World leaders didn’t exactly act with urgency at this week’s United Nations Climate Action Summit, but a group of children sure did. Sixteen youth filed an unprecedented complaint against five G20 countries for not acting on climate change.

The five countries are Argentina, Brazil, France, Germany, and Turkey, all of which have signed what’s called the third Optional Protocol of the Convention on the Rights of the Child. That protocol allows children to file petitions against any of the 41 countries that have ratified it alleging their rights have been violated and asking for relief. And when it comes to climate change, there’s a pretty clear-cut case.

Advertisement

Chiara Sacchi, 17, is one of the signers of the petition, along with 16-year-old Swedish activist Greta Thunberg. But while Greta may be the most recognizable name on the case, each of the kids has a unique story to tell. Sacchi’s is that she’s from Argentina, putting her in the powerful position of taking her own country before the children’s rights committee for violating her rights (kids from Brazil, France, and Germany are parties to the complaint as well). Earther spoke with her about why she signed onto the complaint, why she thinks the climate crisis needs to be taught in schools, and her fear that future generations may not be able to enjoy the wonders of the natural world as the climate crisis worsens.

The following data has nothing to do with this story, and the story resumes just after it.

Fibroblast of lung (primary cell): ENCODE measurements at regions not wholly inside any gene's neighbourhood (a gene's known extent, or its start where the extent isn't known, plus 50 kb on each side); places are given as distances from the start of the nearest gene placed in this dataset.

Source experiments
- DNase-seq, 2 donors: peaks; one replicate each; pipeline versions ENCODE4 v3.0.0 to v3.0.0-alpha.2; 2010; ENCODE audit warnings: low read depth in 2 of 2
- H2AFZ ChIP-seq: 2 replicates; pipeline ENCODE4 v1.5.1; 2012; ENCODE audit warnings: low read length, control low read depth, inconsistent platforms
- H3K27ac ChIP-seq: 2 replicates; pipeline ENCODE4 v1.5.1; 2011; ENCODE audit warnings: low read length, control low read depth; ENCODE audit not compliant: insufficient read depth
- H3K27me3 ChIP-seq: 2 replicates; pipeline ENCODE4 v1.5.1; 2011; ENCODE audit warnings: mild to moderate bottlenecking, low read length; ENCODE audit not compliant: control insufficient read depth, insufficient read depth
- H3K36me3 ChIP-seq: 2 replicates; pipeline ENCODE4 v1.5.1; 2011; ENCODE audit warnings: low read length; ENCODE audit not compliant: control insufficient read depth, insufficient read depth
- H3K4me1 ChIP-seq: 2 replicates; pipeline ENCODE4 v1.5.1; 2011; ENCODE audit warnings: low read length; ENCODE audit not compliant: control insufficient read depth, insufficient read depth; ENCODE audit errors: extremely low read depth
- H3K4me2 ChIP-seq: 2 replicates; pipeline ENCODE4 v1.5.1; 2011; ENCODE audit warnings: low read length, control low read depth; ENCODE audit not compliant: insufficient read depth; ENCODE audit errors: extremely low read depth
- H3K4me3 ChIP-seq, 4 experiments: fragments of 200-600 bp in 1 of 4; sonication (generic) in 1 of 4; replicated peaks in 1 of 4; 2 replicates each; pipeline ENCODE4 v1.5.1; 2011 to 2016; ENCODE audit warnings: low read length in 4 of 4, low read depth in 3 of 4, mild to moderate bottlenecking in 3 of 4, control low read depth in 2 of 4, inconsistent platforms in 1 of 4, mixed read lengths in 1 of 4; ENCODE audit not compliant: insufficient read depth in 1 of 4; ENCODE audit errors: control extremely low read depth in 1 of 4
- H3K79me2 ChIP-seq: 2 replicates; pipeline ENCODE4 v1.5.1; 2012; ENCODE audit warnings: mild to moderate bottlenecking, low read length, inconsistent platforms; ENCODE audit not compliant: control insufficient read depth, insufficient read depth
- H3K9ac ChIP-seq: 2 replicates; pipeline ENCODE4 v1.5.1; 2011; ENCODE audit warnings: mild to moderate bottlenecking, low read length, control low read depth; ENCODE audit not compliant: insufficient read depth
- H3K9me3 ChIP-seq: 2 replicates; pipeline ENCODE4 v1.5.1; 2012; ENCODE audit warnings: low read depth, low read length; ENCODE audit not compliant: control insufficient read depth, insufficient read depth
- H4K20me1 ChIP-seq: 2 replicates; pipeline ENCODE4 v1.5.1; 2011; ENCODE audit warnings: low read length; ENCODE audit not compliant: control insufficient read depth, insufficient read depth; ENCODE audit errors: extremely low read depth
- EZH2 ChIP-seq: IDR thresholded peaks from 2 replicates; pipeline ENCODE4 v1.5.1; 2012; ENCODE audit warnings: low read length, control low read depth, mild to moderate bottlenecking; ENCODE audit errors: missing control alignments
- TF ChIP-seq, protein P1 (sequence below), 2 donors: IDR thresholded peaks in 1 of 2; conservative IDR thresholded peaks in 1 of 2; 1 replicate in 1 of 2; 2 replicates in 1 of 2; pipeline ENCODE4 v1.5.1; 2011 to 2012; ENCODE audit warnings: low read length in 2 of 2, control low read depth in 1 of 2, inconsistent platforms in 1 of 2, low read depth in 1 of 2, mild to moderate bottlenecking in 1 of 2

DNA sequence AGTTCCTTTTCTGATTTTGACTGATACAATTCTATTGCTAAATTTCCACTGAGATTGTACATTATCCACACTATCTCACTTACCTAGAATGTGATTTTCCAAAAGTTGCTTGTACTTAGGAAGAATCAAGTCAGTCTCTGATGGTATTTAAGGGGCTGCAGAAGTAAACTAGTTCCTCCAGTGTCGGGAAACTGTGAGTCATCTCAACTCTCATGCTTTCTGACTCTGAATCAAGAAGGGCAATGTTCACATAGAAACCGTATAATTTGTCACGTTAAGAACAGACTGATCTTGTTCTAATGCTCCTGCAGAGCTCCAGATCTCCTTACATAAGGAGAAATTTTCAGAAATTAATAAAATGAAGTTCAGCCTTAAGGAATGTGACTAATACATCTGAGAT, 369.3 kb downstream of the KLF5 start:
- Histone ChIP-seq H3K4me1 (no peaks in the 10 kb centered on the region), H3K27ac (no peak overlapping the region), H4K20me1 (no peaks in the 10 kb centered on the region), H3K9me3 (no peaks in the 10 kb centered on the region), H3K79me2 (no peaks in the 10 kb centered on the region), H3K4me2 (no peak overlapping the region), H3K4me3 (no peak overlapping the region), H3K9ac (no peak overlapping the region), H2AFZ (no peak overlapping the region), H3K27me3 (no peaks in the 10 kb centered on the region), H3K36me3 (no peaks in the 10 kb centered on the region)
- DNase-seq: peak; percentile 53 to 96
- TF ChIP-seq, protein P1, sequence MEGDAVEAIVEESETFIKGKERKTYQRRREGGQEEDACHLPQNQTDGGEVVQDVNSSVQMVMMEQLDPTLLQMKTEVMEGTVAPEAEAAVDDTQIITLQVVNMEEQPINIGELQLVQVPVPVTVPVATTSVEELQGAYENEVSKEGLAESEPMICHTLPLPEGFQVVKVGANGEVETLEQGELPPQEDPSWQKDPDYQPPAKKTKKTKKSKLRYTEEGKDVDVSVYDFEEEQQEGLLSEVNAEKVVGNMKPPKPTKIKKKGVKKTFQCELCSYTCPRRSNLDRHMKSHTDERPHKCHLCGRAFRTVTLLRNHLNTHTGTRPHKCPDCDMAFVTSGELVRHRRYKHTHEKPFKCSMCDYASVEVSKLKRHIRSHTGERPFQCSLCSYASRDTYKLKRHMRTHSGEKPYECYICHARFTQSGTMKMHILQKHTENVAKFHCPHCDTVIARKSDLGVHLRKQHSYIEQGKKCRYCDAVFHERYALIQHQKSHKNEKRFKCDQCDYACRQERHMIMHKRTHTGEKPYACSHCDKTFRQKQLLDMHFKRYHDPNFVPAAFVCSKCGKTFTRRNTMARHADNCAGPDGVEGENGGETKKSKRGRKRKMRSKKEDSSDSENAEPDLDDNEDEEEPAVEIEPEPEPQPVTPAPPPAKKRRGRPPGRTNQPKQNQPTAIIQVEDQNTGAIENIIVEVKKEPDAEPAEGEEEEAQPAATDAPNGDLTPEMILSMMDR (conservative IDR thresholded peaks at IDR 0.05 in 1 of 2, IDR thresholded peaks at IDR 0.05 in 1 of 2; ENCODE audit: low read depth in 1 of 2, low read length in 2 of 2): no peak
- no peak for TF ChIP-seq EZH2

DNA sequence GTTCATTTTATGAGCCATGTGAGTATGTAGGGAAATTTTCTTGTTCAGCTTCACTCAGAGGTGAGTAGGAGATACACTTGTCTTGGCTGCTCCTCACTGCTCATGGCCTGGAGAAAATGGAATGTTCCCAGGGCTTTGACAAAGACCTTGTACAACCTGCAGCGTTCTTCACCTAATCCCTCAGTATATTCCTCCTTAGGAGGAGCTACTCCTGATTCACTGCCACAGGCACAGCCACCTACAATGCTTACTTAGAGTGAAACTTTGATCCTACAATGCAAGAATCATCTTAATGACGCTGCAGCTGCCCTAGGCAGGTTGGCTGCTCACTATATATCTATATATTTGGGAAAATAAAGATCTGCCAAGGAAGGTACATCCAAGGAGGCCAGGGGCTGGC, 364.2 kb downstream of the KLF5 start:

In a press release about the complaint, Sacchi said, “it feels like we are alone, like no one knows what to do, and when you know what to do, nobody takes action.” But the whirlwind of participating in last week’s climate strike in New York and meeting the other young people on the case has reshaped her outlook.

Advertisement

“This week, I’ve met a lot of people and been through a lot,” she told Earther. “With all the solidarity all over the world, how could I feel alone?”

Managing editor, Earther

Share This Story

Get our newsletter

DISCUSSION

dnapl
Dense non aqueous phase liquid

On the plus side, if climate activism is successful, cobalt mining will have to move from artisanal to full out industrial scale stripmining to keep up with demand for EV batteries alone.

Artisanal miners of cobalt in the Democratic Republic of the Congo (DRC)

A surface mine operation in DRC:

EV sales projections based on International Energy Agency (IEA - optimistic and pessimistic) along with Paris Declaration:

http://publications.jrc.ec.europa.eu/repository/bitstream/JRC112285/jrc112285_cobalt.pdf

And cobalt demand in metric tonnes:

Lots more cobalt needs to be mined.

About 50 percent of the economically mineable cobalt is located in DRC. The commodities group Glencore and Chinese mining concerns hold most of the rights along with the powerful of DRC.

Advertisement

Advertisement